Federal Government Saves Millions Of Tax Dollars Using B2B Reverse Auctions
Reverse auctions have been around for a while with the practice itself originating about couple of decades ago. During the internet boom of mid-late nineties a number of start-ups set out to revolutionize B2B procurement. One of the strategies for improving procurement was the concept of reverse auction.
For those who may not be familiar with the term ‘reverse auction’, it is a mechanism where the buyer opens the bidding process and the suppliers compete for business by bidding low against each other and at the end the lowest bidder wins the business. Its ‘reverse’ of the typical auction (think eBay), hence the name ‘reverse auction’.
Interestingly this practice is resulting in major savings for US General Services Administration (GSA) which provides procurement solutions to US Government. In the recent report GSA estimated savings worth $7.5 million in federal facilities in New York State by buying power through reverse energy auctions with energy companies. The agency said that the use of reverse auctions allow it to have energy companies bid for the lowest price for providing power to federal buildings. GSA has recently awarded two-year term contracts through these auctions to several energy companies, with new energy rates starting in 2013.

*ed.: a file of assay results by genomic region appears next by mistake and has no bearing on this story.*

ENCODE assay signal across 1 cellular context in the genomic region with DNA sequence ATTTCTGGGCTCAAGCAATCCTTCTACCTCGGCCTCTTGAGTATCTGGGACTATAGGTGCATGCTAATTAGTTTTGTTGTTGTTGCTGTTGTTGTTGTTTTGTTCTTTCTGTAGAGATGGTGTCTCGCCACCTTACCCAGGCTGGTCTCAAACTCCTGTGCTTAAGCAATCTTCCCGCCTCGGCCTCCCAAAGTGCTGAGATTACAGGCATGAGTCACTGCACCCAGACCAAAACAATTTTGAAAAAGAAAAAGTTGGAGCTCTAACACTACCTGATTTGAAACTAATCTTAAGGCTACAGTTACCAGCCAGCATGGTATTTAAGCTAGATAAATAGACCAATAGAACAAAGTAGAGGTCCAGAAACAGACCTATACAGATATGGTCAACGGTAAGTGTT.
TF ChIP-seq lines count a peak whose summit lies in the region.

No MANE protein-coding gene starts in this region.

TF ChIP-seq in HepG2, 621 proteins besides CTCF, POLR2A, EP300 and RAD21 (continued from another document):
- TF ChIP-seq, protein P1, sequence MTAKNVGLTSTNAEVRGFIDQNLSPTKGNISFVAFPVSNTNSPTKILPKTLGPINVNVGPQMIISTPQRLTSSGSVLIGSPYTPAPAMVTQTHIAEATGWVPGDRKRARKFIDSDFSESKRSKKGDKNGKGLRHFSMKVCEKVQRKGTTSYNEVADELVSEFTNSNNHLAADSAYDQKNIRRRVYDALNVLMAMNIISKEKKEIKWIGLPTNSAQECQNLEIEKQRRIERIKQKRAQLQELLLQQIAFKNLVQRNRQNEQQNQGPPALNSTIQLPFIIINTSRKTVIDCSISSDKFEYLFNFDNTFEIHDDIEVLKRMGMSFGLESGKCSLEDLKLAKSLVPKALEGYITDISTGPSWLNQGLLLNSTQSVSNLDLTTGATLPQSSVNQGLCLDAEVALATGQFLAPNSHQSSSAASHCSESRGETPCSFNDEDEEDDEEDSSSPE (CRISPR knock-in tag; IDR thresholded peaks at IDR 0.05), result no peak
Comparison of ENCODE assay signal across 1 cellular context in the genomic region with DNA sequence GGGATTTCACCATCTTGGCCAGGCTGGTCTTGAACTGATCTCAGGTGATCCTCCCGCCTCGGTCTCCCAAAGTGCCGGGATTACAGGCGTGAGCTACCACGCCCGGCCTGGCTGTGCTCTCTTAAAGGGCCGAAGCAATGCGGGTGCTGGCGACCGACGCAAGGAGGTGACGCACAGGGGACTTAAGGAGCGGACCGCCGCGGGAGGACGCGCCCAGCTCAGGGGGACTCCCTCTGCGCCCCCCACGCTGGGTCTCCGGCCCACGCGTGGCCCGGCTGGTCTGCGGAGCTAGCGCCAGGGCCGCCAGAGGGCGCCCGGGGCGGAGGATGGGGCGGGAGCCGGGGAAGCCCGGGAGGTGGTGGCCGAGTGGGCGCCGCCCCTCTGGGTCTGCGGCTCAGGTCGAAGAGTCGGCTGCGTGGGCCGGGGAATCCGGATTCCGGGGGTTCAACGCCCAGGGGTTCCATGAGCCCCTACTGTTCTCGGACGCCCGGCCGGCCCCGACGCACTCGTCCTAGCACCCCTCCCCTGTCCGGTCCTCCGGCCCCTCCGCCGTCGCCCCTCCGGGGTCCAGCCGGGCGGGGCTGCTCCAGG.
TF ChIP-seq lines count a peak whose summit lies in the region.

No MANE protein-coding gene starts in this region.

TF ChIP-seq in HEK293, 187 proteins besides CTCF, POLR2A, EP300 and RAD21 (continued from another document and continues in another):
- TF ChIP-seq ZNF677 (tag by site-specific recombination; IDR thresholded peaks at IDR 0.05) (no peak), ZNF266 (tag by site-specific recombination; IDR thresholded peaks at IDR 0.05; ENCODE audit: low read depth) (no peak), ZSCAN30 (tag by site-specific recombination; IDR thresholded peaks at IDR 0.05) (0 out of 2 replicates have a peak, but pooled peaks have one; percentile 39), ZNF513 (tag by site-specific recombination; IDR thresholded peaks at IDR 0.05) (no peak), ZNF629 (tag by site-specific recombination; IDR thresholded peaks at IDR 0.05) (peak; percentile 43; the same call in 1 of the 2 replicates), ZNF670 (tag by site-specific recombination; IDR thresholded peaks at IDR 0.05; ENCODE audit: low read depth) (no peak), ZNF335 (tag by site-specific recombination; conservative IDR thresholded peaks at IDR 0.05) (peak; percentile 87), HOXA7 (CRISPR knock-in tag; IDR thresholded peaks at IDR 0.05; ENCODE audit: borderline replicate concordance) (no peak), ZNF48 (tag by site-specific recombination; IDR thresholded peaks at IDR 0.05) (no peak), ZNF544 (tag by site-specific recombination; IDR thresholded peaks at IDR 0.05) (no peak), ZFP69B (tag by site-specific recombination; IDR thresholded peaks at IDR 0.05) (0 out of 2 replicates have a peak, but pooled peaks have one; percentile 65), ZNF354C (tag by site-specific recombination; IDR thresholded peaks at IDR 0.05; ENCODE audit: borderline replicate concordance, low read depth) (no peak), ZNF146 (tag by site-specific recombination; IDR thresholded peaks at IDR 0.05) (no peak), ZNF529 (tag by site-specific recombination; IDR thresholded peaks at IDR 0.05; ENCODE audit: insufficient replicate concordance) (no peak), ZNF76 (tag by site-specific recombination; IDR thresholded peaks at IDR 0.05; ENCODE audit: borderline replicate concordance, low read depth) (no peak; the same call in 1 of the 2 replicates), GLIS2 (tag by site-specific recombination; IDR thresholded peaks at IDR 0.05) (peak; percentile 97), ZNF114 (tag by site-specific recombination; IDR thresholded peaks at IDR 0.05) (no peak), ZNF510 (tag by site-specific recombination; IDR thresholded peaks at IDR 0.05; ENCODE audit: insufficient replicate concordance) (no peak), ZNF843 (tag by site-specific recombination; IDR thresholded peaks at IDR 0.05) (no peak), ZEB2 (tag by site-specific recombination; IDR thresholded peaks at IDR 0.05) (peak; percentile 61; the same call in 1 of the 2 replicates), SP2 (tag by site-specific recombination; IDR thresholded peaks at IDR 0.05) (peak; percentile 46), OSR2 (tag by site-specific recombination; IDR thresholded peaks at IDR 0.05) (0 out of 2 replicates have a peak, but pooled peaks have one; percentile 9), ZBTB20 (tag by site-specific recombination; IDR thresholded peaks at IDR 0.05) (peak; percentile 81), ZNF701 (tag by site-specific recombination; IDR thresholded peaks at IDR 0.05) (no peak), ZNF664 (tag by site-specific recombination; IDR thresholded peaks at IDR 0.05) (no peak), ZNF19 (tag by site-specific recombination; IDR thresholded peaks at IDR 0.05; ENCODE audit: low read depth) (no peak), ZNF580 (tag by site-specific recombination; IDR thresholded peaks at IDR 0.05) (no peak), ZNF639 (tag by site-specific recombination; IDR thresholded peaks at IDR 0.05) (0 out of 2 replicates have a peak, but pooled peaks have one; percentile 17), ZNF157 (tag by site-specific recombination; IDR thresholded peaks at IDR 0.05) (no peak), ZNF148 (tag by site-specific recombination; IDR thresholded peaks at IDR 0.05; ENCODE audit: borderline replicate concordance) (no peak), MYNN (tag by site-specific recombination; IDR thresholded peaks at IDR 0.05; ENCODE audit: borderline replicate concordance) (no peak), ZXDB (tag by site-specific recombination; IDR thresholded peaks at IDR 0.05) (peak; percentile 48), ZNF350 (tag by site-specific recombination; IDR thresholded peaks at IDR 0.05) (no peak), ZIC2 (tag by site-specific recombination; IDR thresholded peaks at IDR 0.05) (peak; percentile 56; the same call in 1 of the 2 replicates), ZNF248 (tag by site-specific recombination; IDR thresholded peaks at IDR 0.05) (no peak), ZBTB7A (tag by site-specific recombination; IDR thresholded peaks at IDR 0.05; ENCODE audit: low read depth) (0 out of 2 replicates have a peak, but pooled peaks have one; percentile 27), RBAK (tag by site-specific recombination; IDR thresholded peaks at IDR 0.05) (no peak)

As the energy and utility companies re-invent themselves to do business in the era of smart grids and reverse auctions, they will need to modernize the underlying technology platforms to interact with buyers and sellers in real-time to maximize their profits and growth opportunities. Tighter integration between generators, distributors and grids will make the industry ready for newer business models and result in B2B process improvements ranging from faster transactions to automated meter reads & EBPP (electronic bill presentment and payments). Learn how Idaho Power improved efficiencies between customers and suppliers.